Where do you see yourself in 5 years


 
 

In this post, I’m going to break down 2 different ways that you can answer that “Where do you see yourself in 5 years?” question.  
 
 

I’m Natalie Fisher – Speaker and Coach to new graduates.
 

I help recent grads feel confidently in charge of their careers and get the jobs they want (even if they have limited experience) by helping them master their interviewing skills.
 

Let’s get started!
 

Let’s be real: The job interview question “where do you see yourself in 5 years?” is kind of a silly one. You can’t possibly know where you’re going to be in the future or what your career will look like in 5 years. Within that time frame, jobs will exist that you don’t even know about yet, and your long-term career plan could completely shift.
 

You’ll of course want to answer in a way that doesn’t risk threatening your interviewer or the prospective company (for instance, by implying that you might want their job or position — even if that is your true ambition).
 
 

 
 

I’m going to show you two answers to this question. Remember that your situation and personality type are unique, so what you feel comfortable saying is up to you.
 

The 2-part safe answer that will likely satisfy 99% of employers:
 
 

Employers and interviewers want to hear certain things from candidates when they ask about your five-year plan:
 

  1. You plan to be at the company long term.
  2.  

  3. You’re on board with the company goal and you’re not already thinking about this job as a stepping stone to move on in your career path, and
  4.  

  5. You’ll be happily working hard for them for as long as they need you in that role.

 

Here’s a sample answer (the first way) that works well in most cases:
 
 

PART 1
 

“In the first 2 – 3 years, I see myself really sinking into this role. I plan to master the position and all of its ins and outs. My goal would be to fully understand the areas where I can improve and continue to learn and improve. I’d like to really be able to focus on the big wins that would make the department perform at its absolute best.”
 
 

PART 2
 

“For the next 2 or 3 years after that, I see myself as being a key contributor in the department and a key source of knowledge and expertise to all the other teams in the organization. I want to be able to extend my strengths and offer to help as well as mentor other staff members when necessary, using the skills and knowledge that I continue to gain in my role.”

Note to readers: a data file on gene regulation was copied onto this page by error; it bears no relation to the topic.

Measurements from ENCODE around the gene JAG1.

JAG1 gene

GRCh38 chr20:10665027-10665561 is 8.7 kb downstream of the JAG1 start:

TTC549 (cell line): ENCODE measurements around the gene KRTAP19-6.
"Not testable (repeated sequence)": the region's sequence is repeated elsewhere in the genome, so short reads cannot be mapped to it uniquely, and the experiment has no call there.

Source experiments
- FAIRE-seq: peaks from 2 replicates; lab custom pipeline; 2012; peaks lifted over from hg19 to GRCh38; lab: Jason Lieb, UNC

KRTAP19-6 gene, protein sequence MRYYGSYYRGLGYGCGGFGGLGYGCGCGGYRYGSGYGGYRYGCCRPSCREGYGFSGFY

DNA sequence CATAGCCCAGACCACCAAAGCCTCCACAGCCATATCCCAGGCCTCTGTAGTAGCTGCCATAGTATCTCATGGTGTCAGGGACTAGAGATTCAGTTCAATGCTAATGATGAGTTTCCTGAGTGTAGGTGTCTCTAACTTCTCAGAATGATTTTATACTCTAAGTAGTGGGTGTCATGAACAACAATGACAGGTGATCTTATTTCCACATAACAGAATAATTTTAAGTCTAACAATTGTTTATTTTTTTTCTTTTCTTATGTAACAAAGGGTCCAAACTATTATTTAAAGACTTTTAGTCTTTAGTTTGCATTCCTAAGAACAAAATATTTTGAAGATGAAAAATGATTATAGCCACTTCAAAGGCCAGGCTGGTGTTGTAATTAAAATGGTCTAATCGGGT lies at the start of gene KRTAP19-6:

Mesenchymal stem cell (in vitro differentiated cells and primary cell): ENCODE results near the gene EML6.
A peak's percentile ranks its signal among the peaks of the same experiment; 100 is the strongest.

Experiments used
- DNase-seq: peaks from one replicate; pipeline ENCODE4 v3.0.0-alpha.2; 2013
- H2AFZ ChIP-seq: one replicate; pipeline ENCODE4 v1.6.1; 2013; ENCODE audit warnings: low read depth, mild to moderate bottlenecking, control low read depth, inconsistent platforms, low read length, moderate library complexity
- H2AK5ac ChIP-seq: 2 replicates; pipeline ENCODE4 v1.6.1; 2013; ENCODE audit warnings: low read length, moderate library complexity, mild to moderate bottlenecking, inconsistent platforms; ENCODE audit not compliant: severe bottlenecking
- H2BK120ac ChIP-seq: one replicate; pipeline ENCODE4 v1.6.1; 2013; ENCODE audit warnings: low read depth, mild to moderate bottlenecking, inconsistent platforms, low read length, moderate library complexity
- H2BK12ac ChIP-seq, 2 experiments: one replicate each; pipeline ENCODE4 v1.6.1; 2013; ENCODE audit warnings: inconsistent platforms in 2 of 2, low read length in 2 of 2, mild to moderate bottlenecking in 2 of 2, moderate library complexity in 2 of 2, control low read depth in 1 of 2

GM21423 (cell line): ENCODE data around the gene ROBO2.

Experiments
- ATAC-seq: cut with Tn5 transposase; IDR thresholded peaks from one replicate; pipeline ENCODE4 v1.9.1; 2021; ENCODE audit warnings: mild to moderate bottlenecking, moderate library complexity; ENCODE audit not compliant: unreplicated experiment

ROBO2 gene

Click here to subscribe
 
 

The second way to approach this question is this:
 
 

The bold (yet completely reasonable) way to look at this question which I learned from one of my heroes (Liz Ryan) is to consider this:
 

It takes guts to ask “Where do you see yourself in five years?” when a hiring manager isn’t committing to keeping you employed five months or even five weeks from now.
 

If you agree with that, you might give an answer like this (and this is an example that pertains to an analytical email marketing role):
 

For example, you might say: “I want to learn more about analytics, specific software programs, and methodologies that are used to improve email open rates, etc. I would love to take some additional training on x, y, and z to improve my skills within the marketing department.”
 
 

Then after that, you want to ask a question back.
 
 

A good example of a question to ask would sound like this:
 

“Where would you see a person with these goals going in your organization in the future?”
 

You can ask them what their plans are in a tactful, subtle way, and if they are open with you and give you an answer that feels honest, that’s a clear sign that you’re interviewing with a good organization.
 
 

You need to actively decide for yourself how you answer this question. Once you do, you’ll feel more empowered than ever, and your confidence will come through in your interview.
 
 

In Conclusion…
 

So there you have it: 2 options for how to answer the “5 years” question.
 

Thank you for reading! And remember that answering questions is one thing, but there is a lot more to interviewing than just answering the questions.
 

In fact, if all you do is answer the questions alone, you’ve already lost at the interview.
 

There is a whole interview strategy at play, and if you’d like to learn more, you can get started with me by clicking the link below to grab my free guide:
 

Click here to subscribe
 
 

Leave a Reply

Your email address will not be published.